As a buyer, you should be aware of the rate your lender has quoted you and the corresponding monthly payment. Also have the conversation with your lender regarding rate increases and how they will affect you. Your monthly payment and possibly your pre-qualification amount could adjust due to rate changes.
As a seller, be aware that as rates rise throughout the year, less buyers may qualify. Higher rates raise monthly payments and some Buyers may no longer be able to purchase. Though the shortage of homes is expected to continue, by year end, there may be less competition for homes. Sellers may see less offers on a home, maybe only 1-4 offers, versus the 5-10-15 plus offers most homes saw in 2021. If you are selling, you will want to recognize what a realistic price for your home sale will look like. This is especially important if you are using equity to put down on a new house. Too, discuss with your lender how the raising of rates will likely affect the monthly payment you qualify for.
How Stocks Effect the Housing Market
Another area that effects the housing market is the stock market. With concerns about inflation, the expected rate increases and the the slowing pace of economic growth, investors have already shown since January that they feel we are in uncertain times. When Russia invaded Ukraine, it confirmed the year of uncertainty. Investors don’t like the unknown, and we will see that as stocks continue to see volatility.
As property is a tangible asset, we may see more buyers coming to the market as money is pulled out of stocks to buy property. In a market with more buyers than we have housing supply, this could make for an even tighter purchasing market. There is a possible offset to this. As the stock market has dropped this year, some buyers that had planned to take money from the stocks, may no longer have their down money saved to the amounts they did a few months ago. Some Buyers may have to hold off buying to rebuild savings for the required money down at closing.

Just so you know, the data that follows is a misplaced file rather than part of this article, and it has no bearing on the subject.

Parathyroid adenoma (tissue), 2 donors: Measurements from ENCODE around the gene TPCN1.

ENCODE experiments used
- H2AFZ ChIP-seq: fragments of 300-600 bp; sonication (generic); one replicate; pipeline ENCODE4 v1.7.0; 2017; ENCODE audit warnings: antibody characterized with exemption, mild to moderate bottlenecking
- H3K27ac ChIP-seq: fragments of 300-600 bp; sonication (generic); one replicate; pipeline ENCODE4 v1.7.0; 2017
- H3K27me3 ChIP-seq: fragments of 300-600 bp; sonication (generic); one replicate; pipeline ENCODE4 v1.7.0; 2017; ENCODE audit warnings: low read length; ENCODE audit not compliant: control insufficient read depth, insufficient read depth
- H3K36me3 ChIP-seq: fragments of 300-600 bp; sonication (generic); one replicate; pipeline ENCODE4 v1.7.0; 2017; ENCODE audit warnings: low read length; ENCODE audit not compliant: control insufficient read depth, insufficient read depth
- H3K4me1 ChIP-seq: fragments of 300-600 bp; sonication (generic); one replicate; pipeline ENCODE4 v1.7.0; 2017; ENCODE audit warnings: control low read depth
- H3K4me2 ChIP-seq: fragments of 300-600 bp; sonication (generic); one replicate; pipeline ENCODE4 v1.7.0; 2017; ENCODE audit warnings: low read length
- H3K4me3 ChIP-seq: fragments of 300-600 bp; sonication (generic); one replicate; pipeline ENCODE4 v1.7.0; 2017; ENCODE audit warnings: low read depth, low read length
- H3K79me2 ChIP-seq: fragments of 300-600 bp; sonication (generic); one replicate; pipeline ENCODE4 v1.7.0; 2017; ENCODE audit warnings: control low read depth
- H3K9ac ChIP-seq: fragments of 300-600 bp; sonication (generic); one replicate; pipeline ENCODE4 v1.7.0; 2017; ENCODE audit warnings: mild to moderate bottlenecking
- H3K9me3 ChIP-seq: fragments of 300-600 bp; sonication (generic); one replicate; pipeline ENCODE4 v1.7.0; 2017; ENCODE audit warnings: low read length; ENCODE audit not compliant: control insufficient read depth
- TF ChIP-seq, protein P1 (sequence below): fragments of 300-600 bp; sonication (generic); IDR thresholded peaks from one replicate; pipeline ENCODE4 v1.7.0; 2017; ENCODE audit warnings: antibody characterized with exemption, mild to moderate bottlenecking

Updated anticipation overall, we may see interest rates increase at a bit slower pace than originally expected, due to the conflict in Ukraine. The uncertainty could misleadingly have seller’s hesitant to put up their homes for sale in the short term. We could see less than expected new construction homes built. This then leading to shrinking, not growing, inventory. This will keep home prices appreciating and could increase values near the double digits, versus the original thought of 5-7%. We could have new buyers coming to the market if they leave the stock market. With the rise of rates and goods, though, we may have buyers priced out of the market by year end.
One side note for Buyers to consider. Along with goods and gas, rents are still continuing to rise with no expectations that that will change. Home rates are historically low. Even if rates rise above 4%, buying a house allows you to hedge inflation by locking into a fixed payment for the next 30 years . No longer would yearly rent increases play into your budget.
How do you leverage this housing market update to position yourself for the best success? If you have been planning to buy this year, stay the course don’t edge onto the sidelines. Rates and home prices will rise. The earlier you can purchase in the year, the more money you save over the next 30 years. If you’ve been planning to sell, earlier in the year still appears to the greatest chance of maximizing your investment as inventory still remains so tight. If and when this crisis ends, anyone that’s been on the sideline, buyers and sellers alike, will come back on the market together.